British scientists say they have discovered bird flu in mammals near Antarctica for the first time. The environmental agency Animal Plant Health Agency (Apha) in London said the pathogen was found in elephant seals and fur seals. She tested animals on the island of South Georgia for the H5N1 virus after several brown skua (Stercorarius antarcticus) were found dead there in October. The virus was probably introduced by migratory birds from South America and has since spread to seals and other bird species on the island.
H5N1 endangers the delicate and unique ecosystem of Antarctica, warned Apha director Ian Brown. A spread of bird flu in the region poses a risk to large populations of seabirds and marine mammals. The scientists also detected the virus in Dominican gulls (Larus dominicanus) and Antarctic terns (Sterna vittata).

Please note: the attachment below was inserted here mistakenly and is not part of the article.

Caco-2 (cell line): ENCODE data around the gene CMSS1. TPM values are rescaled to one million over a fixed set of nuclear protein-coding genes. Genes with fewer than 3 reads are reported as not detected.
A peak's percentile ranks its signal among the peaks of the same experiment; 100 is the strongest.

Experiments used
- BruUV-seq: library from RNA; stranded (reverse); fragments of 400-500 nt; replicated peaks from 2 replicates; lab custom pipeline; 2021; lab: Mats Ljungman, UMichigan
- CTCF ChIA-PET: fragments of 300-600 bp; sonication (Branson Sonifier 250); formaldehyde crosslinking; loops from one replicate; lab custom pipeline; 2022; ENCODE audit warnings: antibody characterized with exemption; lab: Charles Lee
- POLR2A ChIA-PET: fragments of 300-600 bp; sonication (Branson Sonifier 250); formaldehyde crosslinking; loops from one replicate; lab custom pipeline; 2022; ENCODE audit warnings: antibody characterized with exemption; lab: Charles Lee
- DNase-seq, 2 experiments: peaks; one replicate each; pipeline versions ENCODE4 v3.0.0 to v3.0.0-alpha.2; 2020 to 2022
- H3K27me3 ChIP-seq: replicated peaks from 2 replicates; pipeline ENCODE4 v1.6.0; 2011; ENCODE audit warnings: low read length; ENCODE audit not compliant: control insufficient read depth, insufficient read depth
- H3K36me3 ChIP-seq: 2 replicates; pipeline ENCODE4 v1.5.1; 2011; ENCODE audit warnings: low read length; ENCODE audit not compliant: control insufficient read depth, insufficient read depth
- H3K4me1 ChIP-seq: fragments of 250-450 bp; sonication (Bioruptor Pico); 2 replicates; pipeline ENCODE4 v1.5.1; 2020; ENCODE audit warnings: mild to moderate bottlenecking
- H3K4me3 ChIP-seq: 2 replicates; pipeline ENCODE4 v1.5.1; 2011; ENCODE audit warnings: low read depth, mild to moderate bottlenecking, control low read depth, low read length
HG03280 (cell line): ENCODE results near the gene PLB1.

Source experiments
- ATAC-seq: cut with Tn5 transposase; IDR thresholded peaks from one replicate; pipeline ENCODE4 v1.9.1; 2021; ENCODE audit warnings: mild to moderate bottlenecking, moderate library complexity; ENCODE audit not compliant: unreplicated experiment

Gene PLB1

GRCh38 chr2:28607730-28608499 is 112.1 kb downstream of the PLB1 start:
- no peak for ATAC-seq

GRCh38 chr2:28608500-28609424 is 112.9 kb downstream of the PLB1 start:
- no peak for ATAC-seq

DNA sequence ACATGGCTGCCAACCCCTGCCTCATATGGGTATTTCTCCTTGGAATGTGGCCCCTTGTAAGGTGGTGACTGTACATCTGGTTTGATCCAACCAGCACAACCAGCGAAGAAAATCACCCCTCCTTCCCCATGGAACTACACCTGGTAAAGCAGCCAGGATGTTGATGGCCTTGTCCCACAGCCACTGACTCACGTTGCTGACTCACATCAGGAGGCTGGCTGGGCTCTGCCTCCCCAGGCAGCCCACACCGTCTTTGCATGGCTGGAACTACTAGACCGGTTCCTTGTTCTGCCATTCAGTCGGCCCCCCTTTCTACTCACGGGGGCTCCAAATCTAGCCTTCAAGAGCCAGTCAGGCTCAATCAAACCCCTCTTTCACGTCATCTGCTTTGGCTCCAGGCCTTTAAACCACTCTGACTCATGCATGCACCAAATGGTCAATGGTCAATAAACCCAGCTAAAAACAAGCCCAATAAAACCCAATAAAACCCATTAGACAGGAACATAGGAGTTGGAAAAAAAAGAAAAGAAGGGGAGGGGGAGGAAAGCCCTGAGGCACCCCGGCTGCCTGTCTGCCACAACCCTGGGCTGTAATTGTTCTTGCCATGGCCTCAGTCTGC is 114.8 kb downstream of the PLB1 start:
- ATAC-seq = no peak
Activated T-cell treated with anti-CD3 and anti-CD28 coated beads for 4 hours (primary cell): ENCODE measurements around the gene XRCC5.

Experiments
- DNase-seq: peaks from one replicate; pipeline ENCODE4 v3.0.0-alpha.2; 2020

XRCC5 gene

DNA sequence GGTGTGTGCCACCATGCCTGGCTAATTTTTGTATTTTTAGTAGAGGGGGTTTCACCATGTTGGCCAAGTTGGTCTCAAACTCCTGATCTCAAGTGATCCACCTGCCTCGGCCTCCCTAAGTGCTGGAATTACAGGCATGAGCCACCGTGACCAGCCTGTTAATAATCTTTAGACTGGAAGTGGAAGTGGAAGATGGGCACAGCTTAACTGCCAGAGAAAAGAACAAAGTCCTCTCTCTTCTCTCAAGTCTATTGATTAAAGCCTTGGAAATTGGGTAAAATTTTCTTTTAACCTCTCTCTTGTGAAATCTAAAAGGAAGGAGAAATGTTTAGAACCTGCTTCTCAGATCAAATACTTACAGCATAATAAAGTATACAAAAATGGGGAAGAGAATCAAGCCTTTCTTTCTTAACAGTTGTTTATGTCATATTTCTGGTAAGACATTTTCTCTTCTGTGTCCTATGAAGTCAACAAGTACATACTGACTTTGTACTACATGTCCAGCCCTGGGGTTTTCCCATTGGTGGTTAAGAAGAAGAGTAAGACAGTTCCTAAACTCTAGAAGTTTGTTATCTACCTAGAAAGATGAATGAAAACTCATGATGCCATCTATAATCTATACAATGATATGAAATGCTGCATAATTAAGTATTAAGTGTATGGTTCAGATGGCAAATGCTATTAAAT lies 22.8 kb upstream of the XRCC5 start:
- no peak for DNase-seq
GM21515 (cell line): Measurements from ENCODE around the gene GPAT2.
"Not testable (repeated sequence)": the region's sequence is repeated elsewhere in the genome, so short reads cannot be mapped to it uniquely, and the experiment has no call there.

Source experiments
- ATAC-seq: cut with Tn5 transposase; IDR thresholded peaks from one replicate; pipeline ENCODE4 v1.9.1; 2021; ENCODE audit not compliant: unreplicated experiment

However, tests on albatrosses and giant petrels on Bird Island off South Georgia were negative. There are also no reports of above-average death rates among penguins, it said.
This is not the first time that bird flu has been detected in mammals. Only recently, experts in northern Alaska detected the bird flu virus in a dead polar bear. Previously, cases had also been reported in seals in Europe and America, as well as in minks in northern Spain and in foxes and otters in England.